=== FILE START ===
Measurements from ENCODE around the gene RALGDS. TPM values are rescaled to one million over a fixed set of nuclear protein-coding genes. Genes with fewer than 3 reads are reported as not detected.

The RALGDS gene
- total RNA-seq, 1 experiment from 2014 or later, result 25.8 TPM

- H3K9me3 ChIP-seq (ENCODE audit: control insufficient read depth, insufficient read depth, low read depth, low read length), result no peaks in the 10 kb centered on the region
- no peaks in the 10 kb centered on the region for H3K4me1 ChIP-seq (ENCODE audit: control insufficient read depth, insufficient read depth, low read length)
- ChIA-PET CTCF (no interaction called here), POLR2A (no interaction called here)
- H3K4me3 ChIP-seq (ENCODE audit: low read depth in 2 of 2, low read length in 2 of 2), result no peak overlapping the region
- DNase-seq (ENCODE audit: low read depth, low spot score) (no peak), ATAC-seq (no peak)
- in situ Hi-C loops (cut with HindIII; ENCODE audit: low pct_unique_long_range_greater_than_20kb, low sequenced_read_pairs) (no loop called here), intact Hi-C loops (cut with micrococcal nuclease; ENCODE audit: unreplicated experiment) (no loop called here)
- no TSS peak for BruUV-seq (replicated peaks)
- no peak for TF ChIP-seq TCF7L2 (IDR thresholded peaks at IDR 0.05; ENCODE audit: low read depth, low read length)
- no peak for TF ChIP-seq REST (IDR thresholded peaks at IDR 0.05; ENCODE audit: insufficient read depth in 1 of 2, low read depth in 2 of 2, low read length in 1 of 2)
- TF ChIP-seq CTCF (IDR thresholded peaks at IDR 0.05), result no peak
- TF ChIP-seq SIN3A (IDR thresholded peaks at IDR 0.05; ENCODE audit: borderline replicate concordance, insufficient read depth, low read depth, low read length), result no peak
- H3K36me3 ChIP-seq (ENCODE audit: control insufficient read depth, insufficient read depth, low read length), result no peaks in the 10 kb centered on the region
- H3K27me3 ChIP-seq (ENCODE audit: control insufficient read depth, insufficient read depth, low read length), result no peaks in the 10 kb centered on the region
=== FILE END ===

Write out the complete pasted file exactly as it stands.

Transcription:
Measurements from ENCODE around the gene RALGDS. TPM values are rescaled to one million over a fixed set of nuclear protein-coding genes. Genes with fewer than 3 reads are reported as not detected.

The RALGDS gene
- total RNA-seq, 1 experiment from 2014 or later, result 25.8 TPM

- H3K9me3 ChIP-seq (ENCODE audit: control insufficient read depth, insufficient read depth, low read depth, low read length), result no peaks in the 10 kb centered on the region
- no peaks in the 10 kb centered on the region for H3K4me1 ChIP-seq (ENCODE audit: control insufficient read depth, insufficient read depth, low read length)
- ChIA-PET CTCF (no interaction called here), POLR2A (no interaction called here)
- H3K4me3 ChIP-seq (ENCODE audit: low read depth in 2 of 2, low read length in 2 of 2), result no peak overlapping the region
- DNase-seq (ENCODE audit: low read depth, low spot score) (no peak), ATAC-seq (no peak)
- in situ Hi-C loops (cut with HindIII; ENCODE audit: low pct_unique_long_range_greater_than_20kb, low sequenced_read_pairs) (no loop called here), intact Hi-C loops (cut with micrococcal nuclease; ENCODE audit: unreplicated experiment) (no loop called here)
- no TSS peak for BruUV-seq (replicated peaks)
- no peak for TF ChIP-seq TCF7L2 (IDR thresholded peaks at IDR 0.05; ENCODE audit: low read depth, low read length)
- no peak for TF ChIP-seq REST (IDR thresholded peaks at IDR 0.05; ENCODE audit: insufficient read depth in 1 of 2, low read depth in 2 of 2, low read length in 1 of 2)
- TF ChIP-seq CTCF (IDR thresholded peaks at IDR 0.05), result no peak
- TF ChIP-seq SIN3A (IDR thresholded peaks at IDR 0.05; ENCODE audit: borderline replicate concordance, insufficient read depth, low read depth, low read length), result no peak
- H3K36me3 ChIP-seq (ENCODE audit: control insufficient read depth, insufficient read depth, low read length), result no peaks in the 10 kb centered on the region
- H3K27me3 ChIP-seq (ENCODE audit: control insufficient read depth, insufficient read depth, low read length), result no peaks in the 10 kb centered on the region